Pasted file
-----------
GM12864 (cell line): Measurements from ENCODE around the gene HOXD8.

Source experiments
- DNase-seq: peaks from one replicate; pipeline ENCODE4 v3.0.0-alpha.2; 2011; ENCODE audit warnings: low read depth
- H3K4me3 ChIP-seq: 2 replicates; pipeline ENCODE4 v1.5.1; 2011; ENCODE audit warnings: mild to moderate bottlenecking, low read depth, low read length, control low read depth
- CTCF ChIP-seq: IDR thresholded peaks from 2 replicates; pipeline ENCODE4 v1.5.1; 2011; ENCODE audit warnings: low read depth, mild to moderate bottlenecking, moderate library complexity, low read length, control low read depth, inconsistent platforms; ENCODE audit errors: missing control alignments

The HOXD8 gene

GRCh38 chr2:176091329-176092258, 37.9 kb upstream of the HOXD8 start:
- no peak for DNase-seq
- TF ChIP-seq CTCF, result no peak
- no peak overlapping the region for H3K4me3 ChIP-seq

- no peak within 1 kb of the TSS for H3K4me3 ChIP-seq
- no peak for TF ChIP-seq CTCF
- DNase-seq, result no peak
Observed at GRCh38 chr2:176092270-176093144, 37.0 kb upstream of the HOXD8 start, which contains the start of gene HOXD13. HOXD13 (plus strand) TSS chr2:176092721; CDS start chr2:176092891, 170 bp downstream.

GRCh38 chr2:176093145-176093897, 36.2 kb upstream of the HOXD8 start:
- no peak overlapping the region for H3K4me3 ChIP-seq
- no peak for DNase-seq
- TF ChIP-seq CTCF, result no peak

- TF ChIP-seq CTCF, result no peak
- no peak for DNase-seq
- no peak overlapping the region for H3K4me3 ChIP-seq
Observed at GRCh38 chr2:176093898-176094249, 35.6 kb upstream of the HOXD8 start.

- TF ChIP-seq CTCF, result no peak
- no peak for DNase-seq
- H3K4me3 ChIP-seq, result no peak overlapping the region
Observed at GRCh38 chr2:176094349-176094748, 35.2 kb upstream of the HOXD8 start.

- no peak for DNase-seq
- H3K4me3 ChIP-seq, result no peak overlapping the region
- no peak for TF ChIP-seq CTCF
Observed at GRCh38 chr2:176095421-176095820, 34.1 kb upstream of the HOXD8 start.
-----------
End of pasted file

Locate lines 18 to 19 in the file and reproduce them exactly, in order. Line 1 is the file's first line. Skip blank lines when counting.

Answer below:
- TF ChIP-seq CTCF, result no peak

- TF ChIP-seq CTCF, result no peak